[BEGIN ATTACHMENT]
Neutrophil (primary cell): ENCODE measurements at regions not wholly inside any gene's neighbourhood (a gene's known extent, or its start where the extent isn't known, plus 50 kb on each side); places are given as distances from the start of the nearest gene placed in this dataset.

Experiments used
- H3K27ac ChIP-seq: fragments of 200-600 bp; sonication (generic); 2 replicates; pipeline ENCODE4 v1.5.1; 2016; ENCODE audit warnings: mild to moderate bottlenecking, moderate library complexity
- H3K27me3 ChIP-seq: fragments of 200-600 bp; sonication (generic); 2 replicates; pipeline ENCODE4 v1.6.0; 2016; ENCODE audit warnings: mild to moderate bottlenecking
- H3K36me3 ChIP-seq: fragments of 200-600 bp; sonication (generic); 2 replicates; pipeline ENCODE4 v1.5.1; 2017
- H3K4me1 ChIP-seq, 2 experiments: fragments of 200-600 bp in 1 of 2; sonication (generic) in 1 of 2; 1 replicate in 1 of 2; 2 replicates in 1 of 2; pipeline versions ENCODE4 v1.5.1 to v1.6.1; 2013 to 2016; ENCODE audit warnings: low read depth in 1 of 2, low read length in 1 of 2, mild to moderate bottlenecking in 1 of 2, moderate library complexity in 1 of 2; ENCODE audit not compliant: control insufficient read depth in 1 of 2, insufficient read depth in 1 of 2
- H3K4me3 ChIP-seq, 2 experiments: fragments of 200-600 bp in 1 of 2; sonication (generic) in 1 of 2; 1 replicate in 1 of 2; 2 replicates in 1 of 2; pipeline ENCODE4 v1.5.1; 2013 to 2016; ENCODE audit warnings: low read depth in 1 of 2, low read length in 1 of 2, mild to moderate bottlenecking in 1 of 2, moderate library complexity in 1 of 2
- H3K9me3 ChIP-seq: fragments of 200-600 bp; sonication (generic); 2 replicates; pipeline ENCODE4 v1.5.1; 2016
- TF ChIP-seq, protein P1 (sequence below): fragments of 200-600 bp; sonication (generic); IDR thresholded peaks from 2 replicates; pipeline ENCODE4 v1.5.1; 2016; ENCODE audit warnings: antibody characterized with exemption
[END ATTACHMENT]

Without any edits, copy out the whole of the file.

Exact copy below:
Neutrophil (primary cell): ENCODE measurements at regions not wholly inside any gene's neighbourhood (a gene's known extent, or its start where the extent isn't known, plus 50 kb on each side); places are given as distances from the start of the nearest gene placed in this dataset.

Experiments used
- H3K27ac ChIP-seq: fragments of 200-600 bp; sonication (generic); 2 replicates; pipeline ENCODE4 v1.5.1; 2016; ENCODE audit warnings: mild to moderate bottlenecking, moderate library complexity
- H3K27me3 ChIP-seq: fragments of 200-600 bp; sonication (generic); 2 replicates; pipeline ENCODE4 v1.6.0; 2016; ENCODE audit warnings: mild to moderate bottlenecking
- H3K36me3 ChIP-seq: fragments of 200-600 bp; sonication (generic); 2 replicates; pipeline ENCODE4 v1.5.1; 2017
- H3K4me1 ChIP-seq, 2 experiments: fragments of 200-600 bp in 1 of 2; sonication (generic) in 1 of 2; 1 replicate in 1 of 2; 2 replicates in 1 of 2; pipeline versions ENCODE4 v1.5.1 to v1.6.1; 2013 to 2016; ENCODE audit warnings: low read depth in 1 of 2, low read length in 1 of 2, mild to moderate bottlenecking in 1 of 2, moderate library complexity in 1 of 2; ENCODE audit not compliant: control insufficient read depth in 1 of 2, insufficient read depth in 1 of 2
- H3K4me3 ChIP-seq, 2 experiments: fragments of 200-600 bp in 1 of 2; sonication (generic) in 1 of 2; 1 replicate in 1 of 2; 2 replicates in 1 of 2; pipeline ENCODE4 v1.5.1; 2013 to 2016; ENCODE audit warnings: low read depth in 1 of 2, low read length in 1 of 2, mild to moderate bottlenecking in 1 of 2, moderate library complexity in 1 of 2
- H3K9me3 ChIP-seq: fragments of 200-600 bp; sonication (generic); 2 replicates; pipeline ENCODE4 v1.5.1; 2016
- TF ChIP-seq, protein P1 (sequence below): fragments of 200-600 bp; sonication (generic); IDR thresholded peaks from 2 replicates; pipeline ENCODE4 v1.5.1; 2016; ENCODE audit warnings: antibody characterized with exemption